There is growing alarm over the situation at Europe’s largest nuclear power plant.
Zaporizhzhia, in south-east Ukraine, was seized by Russia early in the conflict, but kept its Ukrainian employees.
Both sides blame each other for shelling there, which Ukraine says damaged part of the facility.
Ukraine’s nuclear operator warned of the risks of radioactive leaks, although none so far have been detected. The UN’s nuclear watchdog has pleaded to be allowed access.
Civilians in the area said Russia was using the site to launch attacks, confident that Ukraine would not fire back.
“You don’t want to shoot there,” as one told the BBC.
Basketball star Brittney Griner was arrested on drugs charges in Russia just before the war, with the case straining already tense relations between Russia and the US.
The US has urged Moscow to accept a deal to free Griner, who has been sentenced to nine years in a Russian prison.
The double Olympic winner was convicted of possessing and smuggling drugs after admitting to possessing cannabis oil.
White House national security spokesman John Kirby said the US offer was “a serious proposal”, but gave no details.
On Friday, Russia’s Foreign Minister Sergei Lavrov said Moscow is ready to discuss the topic.
One man who may benefit from this is Russian arms trafficker Viktor Bout, who is reportedly being considered as part of the deal.
Three more ships loaded with grain have sailed from Ukrainian ports – one from Odessa bound for Ireland, and two others from Chornomorsk towards the UK and Turkey.
The vessels are carrying more than 50,000 tonnes of produce.
Image source, Getty Images
Image caption, The vessels are carrying more than 50,000 tonnes of produce
Moscow and Kyiv agreed in Istanbul last month to resume shipments from Ukrainian ports, easing Russia’s blockade of the Black Sea for the first time since it invaded its neighbour in February.
The first grain shipment on Monday was cleared for travel through the Bosphorus following an inspection by officials from Russia, Ukraine, Turkey and the UN.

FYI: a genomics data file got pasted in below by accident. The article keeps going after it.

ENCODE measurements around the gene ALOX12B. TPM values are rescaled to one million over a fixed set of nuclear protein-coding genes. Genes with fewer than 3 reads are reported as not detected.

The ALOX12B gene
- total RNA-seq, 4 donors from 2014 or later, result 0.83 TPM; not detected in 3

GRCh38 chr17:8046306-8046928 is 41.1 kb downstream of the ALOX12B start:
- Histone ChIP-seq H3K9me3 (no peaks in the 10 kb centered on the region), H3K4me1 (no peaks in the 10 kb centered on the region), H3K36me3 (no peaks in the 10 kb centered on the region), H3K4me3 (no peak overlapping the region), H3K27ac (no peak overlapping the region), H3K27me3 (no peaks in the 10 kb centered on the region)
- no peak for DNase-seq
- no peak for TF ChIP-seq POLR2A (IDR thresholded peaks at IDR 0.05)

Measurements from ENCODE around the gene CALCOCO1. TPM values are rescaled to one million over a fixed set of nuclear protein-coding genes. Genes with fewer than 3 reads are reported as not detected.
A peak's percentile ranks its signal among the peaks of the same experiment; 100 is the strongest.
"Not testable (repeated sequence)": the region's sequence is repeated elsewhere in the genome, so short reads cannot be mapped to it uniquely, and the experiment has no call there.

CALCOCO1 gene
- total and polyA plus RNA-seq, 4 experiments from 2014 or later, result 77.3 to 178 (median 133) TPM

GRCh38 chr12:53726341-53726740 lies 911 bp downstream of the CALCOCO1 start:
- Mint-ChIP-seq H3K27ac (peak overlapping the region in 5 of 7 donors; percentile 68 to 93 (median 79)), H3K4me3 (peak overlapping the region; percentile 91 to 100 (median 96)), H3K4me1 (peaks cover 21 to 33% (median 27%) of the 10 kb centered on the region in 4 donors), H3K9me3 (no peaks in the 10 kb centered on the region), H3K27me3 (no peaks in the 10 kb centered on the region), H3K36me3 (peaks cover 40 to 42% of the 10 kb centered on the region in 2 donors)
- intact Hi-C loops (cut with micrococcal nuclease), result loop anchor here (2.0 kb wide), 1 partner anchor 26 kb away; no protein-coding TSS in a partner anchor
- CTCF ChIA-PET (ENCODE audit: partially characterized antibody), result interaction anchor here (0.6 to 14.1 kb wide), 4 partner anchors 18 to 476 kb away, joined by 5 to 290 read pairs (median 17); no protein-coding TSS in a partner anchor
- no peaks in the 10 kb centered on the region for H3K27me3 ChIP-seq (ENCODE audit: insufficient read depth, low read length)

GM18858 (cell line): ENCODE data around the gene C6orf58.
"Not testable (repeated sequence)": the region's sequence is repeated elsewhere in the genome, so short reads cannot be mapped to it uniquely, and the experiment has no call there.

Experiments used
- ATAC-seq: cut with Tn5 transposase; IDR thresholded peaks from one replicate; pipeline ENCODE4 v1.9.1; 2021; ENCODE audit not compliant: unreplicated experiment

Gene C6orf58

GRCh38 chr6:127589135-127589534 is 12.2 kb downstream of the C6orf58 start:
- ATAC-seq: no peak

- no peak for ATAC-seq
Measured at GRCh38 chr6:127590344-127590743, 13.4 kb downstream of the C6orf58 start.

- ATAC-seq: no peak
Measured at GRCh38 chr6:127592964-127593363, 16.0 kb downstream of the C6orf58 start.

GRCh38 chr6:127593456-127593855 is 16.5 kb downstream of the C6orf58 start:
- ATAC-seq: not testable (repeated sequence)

Russia and Ukraine are major global suppliers of wheat and other grain, and the blockade has caused a global food crisis.
Read more: Why does the world need grain to be shipped from Ukraine?
Image source, Getty Images
Image caption, Saldo visiting a passport centre last month
The head of the Russia-installed administration in the occupied Kherson region in Ukraine is being taken to Moscow due to an unspecified illness.
Vladimir Saldo has been moved to the Sklifosovsky research institute “where highly qualified medical assistance will be provided to him”, his press service announced.
The southern city, which had a population of 290,000 before the war, is administered by Moscow-backed officials since falling early on in the war.
But Ukraine is waging a campaign to retake control of the city.
Image caption, A seven-storey high portrait of Anna Domashyna, who stayed in Ukraine to help people while others fled, adorns a car park near Wembley Stadium
The “real beauty of Ukraine and its people” is being showcased in a public art display outside Wembley Stadium.
Visions of Home is a collection of photographs, installations and digital works by artists from the country.
It forms part of an annual art trail just outside Wembley, which is visited by millions of people a year.
The exhibition aims to showcase a “resilient and hopeful country”, and to keep the war in Ukraine in the public conscience, curators said.